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Enterprise social software: Should I pay for a vendor-based client?

Should businesses invest in internal, vendor-based enterprise social software or stick with free, public social networking clients? UC expert Paul McMillan weighs in.

We're a large, globally dispersed company. We're finding that our employees are using consumer-based social networking sites like Facebook, Chatter, LinkedIn and even Google+ now. What steps should I take to assess the potential value-add of investing in a vendor-based social networking client versus sticking with free, public social networking sites, as they seem to be serving our needs adequately enough? Or should I use some combination of both?

This scenario is very common today within most large enterprises. Making use of publicly available social software sites generally occurs virally for a number of reasons. Employees see it as a better way to communicate with each other. Existing tools may not provide that global reach that employees require. It's likely that many enterprises don't provide any tools that facilitate global collaboration. A couple of key elements take precedence when deciding whether to continue with an existing platform or move to an enterprise social software platform.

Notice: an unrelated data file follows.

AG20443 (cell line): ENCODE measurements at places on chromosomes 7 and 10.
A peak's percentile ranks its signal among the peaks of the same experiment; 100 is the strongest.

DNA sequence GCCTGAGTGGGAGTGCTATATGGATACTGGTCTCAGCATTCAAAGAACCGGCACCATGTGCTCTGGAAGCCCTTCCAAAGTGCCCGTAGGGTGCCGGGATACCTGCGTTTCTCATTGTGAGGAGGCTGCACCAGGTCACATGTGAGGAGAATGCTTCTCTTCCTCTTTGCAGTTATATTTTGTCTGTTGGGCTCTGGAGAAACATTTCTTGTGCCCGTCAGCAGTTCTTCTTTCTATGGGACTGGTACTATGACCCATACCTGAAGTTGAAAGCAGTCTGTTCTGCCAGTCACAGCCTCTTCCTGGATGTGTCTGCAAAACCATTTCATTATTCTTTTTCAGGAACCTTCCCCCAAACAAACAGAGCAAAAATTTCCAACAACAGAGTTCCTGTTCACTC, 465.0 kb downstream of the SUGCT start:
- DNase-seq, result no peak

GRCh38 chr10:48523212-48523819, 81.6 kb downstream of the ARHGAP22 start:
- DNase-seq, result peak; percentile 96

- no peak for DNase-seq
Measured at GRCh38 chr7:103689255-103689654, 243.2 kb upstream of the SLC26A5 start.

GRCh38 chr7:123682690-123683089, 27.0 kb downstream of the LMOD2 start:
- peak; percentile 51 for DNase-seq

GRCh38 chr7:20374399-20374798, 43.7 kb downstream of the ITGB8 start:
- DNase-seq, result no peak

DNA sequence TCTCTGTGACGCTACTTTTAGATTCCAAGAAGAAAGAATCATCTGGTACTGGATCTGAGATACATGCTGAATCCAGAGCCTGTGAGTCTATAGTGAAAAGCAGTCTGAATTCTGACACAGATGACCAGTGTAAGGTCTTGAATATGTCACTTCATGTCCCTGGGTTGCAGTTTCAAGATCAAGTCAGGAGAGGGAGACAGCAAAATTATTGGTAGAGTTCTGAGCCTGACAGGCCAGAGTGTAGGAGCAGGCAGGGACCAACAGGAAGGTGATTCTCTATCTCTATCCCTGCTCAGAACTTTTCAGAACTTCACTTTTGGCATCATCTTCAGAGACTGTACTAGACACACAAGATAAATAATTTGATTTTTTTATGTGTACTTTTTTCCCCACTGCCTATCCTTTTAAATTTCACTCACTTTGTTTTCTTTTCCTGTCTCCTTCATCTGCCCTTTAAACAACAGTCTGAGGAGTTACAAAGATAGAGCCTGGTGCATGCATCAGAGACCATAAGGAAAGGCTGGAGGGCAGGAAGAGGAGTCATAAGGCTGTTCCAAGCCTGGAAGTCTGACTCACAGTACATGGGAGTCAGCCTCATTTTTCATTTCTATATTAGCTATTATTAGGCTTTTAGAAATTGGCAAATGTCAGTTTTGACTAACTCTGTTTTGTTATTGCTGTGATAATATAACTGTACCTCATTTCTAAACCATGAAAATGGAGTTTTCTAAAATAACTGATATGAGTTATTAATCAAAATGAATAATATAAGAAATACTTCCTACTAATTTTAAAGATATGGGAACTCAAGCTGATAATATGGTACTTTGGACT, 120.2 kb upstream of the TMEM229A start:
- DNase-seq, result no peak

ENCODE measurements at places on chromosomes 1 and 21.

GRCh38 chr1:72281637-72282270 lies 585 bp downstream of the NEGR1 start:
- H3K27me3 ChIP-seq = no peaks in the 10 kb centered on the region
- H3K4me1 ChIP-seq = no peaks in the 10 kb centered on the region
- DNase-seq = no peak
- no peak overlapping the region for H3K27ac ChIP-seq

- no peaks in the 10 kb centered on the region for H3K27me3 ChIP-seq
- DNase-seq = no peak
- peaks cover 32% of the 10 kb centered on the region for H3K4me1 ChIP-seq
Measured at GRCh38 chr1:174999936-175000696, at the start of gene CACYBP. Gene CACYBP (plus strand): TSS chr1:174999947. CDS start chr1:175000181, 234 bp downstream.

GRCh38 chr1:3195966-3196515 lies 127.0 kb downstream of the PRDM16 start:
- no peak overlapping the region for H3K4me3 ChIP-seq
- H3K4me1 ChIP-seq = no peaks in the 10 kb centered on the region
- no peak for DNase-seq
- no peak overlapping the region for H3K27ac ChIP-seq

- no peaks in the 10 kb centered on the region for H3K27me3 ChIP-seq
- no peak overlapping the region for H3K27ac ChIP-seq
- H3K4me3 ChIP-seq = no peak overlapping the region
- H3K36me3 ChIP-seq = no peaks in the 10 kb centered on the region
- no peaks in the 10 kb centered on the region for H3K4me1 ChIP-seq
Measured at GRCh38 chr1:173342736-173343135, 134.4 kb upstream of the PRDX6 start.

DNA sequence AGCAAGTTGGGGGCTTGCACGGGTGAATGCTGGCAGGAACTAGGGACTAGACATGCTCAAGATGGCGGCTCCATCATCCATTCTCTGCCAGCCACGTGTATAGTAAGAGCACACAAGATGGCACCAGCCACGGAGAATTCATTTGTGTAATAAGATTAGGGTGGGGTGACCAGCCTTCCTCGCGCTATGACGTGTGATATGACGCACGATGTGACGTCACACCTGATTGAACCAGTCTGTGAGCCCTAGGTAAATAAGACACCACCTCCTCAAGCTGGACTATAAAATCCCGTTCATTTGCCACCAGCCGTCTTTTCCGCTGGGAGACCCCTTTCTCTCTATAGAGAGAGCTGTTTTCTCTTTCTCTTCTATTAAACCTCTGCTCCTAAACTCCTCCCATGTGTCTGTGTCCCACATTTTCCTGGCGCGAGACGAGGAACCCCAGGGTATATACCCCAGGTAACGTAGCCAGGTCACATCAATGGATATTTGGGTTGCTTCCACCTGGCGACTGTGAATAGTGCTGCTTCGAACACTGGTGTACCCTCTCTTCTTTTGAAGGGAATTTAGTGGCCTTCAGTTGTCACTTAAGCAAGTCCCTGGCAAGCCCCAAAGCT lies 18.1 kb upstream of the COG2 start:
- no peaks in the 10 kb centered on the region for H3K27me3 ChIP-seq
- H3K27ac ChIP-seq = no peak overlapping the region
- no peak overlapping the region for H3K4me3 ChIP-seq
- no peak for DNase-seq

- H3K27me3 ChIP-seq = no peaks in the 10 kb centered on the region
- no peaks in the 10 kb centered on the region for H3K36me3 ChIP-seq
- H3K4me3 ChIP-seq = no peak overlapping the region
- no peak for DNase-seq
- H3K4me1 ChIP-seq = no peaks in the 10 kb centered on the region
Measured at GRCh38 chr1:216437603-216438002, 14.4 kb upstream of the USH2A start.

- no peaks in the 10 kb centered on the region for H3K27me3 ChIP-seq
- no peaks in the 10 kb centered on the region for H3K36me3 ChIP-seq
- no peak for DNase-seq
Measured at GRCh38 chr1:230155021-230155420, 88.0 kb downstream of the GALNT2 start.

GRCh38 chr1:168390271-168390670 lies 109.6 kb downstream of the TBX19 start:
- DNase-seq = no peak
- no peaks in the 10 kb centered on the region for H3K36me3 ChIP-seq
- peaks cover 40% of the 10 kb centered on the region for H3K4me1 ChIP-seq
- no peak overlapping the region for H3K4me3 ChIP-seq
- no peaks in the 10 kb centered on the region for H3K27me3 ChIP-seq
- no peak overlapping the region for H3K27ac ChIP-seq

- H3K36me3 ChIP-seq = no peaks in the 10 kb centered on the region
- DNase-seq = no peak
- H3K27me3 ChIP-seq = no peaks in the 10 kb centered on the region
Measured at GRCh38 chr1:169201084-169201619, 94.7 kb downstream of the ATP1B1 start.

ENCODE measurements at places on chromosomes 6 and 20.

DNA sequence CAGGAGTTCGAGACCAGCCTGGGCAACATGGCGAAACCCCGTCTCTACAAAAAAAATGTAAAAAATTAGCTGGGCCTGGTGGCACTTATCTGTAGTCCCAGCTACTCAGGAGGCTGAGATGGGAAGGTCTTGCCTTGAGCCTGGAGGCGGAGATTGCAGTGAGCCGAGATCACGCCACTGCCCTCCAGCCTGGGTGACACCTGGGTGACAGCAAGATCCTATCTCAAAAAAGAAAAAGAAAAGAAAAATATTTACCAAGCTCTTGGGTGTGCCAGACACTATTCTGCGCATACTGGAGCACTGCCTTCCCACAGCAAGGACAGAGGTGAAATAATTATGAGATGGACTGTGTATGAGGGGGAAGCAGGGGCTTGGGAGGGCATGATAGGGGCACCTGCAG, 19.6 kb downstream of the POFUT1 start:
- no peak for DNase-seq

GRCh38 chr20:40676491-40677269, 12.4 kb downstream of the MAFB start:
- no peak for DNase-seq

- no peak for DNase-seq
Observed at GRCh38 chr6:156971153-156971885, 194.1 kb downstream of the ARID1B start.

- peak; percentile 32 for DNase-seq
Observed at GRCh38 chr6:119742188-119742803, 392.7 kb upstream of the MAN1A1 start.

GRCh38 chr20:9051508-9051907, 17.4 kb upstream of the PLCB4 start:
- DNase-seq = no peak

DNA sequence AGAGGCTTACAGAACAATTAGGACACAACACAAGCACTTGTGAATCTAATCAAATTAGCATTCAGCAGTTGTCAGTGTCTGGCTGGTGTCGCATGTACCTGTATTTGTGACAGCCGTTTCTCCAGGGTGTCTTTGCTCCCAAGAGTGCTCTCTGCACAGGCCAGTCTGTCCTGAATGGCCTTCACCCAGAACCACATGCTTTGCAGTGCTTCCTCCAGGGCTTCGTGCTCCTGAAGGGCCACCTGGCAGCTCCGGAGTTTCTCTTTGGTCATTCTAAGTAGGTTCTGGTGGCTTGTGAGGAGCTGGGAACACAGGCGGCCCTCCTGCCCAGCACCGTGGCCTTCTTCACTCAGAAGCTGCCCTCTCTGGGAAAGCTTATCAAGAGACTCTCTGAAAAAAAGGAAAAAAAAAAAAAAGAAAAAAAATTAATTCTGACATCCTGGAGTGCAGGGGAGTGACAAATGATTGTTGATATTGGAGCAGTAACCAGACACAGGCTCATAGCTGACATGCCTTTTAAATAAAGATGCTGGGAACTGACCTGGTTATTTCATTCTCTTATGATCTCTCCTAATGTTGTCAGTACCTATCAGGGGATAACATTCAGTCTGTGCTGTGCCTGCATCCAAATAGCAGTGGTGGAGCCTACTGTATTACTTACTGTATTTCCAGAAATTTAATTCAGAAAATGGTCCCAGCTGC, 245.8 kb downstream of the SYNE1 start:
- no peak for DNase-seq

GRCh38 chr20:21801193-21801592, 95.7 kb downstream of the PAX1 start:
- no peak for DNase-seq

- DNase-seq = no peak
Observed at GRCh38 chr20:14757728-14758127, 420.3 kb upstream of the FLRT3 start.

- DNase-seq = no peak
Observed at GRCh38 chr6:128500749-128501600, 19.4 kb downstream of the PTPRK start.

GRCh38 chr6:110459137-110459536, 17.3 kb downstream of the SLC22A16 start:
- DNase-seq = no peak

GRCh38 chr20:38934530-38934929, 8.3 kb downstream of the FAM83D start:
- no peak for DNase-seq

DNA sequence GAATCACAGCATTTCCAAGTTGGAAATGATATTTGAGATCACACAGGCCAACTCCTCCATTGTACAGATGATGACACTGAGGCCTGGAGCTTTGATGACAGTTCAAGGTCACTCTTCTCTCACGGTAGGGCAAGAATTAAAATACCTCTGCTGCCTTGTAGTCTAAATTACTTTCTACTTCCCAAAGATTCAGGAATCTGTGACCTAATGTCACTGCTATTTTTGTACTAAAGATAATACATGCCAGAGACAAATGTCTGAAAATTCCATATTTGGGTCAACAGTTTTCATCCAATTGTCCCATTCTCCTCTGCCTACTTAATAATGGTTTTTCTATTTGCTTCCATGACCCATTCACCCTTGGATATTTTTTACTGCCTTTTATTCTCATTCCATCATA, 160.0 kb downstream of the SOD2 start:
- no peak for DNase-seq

First and foremost: What are the goals of using such a platform? If employees have begun to use social software on their own, you will need to understand how they are using it. Are they building a knowledge base using wikis? Are they using it as a means to exchange ideas on a variety of company-related topics? Are employees using the platform to criticize company direction or policy? Another key consideration: What corporate compliance and security elements must be maintained? If your specific environment has heavy compliance mandates, that will impact your decision on which form of social networking you wish to implement.

In my experience, companies are best served with a combination of both approaches. An internal platform gives users a full range of social tools to utilize and facilitates linking these tools with back-office elements like directories, databases and document management systems. This allows knowledge and content to be more easily captured and maintained for future use. Most of these platforms offer connectivity to public platforms, which allows companies to manage and monitor their corporate image.

Whichever approach you take, it's important to implement common-sense guidelines to using social software. Too much control stifles collaboration and innovation, resulting in reduced benefits for the company. On the other hand, however, too little control can result in abuse of the platform by some employees, providing the same result.

Have a question for Paul McMillan? Send an e-mail to editor@searchunifiedcommunications.com.

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